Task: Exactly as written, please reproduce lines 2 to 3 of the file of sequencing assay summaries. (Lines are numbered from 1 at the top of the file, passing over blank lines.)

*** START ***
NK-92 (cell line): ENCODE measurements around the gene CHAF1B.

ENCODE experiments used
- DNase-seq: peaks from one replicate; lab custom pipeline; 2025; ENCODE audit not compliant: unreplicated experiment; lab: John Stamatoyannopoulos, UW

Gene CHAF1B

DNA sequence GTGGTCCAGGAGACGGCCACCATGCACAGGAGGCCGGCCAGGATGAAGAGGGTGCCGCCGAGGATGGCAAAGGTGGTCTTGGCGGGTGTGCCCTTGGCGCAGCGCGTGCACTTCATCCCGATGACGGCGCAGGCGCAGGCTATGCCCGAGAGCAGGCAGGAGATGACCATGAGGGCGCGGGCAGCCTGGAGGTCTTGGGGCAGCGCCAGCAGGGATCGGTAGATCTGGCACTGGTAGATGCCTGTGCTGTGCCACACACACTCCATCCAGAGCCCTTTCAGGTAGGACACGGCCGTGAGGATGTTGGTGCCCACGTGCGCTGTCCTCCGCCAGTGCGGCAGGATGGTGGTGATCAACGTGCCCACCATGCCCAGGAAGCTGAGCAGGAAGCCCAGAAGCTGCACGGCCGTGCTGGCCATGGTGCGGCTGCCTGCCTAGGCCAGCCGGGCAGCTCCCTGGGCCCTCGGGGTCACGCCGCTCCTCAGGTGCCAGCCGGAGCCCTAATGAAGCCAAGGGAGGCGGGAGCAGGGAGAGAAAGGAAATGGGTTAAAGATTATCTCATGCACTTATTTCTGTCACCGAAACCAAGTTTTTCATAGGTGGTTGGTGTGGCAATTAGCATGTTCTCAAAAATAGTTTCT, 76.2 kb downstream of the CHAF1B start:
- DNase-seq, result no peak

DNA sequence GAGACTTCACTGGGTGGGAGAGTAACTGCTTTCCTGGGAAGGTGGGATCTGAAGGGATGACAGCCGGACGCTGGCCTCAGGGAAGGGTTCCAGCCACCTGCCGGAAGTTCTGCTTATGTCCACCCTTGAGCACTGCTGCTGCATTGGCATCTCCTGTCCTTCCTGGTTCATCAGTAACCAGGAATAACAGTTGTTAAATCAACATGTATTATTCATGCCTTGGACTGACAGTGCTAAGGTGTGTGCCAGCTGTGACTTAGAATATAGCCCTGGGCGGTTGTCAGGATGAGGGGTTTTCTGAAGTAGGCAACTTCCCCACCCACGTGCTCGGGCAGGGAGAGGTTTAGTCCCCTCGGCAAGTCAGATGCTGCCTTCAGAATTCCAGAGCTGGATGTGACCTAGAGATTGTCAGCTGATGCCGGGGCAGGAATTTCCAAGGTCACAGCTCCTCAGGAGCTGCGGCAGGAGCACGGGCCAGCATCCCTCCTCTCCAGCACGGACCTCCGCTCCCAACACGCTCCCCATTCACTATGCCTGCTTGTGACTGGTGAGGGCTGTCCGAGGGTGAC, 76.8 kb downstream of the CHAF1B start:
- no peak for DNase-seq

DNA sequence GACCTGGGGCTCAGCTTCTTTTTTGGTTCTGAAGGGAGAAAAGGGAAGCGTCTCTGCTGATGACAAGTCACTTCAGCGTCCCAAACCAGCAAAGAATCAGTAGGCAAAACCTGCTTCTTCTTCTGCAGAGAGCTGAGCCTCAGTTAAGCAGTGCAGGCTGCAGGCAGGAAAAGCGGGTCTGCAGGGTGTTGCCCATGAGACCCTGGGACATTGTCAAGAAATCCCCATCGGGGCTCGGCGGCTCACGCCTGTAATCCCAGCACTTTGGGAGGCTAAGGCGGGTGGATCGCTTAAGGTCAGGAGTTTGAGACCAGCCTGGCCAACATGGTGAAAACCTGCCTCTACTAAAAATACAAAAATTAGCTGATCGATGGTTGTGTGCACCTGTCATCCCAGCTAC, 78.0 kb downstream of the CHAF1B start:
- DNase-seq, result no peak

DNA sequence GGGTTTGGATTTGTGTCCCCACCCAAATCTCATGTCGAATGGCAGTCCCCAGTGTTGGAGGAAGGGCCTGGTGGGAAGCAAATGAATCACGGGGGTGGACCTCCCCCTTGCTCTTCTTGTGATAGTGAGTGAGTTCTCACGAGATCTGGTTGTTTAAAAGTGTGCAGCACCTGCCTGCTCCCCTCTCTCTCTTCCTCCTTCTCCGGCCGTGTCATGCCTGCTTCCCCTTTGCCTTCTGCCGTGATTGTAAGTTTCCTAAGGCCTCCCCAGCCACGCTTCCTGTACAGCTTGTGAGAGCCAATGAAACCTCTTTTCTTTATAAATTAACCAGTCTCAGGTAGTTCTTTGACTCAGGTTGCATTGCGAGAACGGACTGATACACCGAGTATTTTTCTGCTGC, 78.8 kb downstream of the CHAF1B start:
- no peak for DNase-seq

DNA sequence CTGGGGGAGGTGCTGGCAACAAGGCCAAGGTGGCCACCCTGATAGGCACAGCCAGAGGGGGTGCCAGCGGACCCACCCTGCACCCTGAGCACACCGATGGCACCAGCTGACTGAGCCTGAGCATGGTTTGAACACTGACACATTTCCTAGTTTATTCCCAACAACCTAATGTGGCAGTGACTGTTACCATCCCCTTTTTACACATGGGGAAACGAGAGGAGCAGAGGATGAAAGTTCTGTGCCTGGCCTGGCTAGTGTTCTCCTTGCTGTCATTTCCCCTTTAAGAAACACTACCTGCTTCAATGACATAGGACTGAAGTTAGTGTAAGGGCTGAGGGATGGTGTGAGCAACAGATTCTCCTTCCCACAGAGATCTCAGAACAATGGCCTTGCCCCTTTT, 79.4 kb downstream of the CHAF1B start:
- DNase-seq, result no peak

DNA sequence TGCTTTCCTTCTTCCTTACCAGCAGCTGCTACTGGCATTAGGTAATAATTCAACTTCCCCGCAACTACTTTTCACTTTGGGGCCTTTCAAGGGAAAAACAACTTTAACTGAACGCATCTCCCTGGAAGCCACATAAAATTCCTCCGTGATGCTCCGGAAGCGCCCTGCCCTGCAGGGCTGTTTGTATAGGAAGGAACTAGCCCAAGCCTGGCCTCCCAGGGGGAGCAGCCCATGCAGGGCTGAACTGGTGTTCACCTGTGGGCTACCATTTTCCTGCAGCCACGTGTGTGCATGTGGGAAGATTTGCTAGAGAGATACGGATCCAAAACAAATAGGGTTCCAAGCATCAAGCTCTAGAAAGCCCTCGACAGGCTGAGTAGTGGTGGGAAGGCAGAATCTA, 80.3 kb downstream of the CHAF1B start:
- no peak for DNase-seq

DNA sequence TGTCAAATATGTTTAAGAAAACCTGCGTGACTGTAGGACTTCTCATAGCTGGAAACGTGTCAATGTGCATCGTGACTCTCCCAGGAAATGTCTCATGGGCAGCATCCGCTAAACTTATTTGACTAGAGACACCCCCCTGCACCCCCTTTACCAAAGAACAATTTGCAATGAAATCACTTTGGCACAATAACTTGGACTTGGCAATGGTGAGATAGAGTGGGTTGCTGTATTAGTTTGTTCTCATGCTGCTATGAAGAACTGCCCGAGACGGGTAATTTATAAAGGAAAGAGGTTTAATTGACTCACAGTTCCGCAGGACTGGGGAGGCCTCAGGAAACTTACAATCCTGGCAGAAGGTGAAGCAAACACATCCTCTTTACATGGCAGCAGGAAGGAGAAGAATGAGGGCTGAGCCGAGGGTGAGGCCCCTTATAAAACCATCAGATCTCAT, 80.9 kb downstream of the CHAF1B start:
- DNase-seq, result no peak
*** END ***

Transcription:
ENCODE experiments used
- DNase-seq: peaks from one replicate; lab custom pipeline; 2025; ENCODE audit not compliant: unreplicated experiment; lab: John Stamatoyannopoulos, UW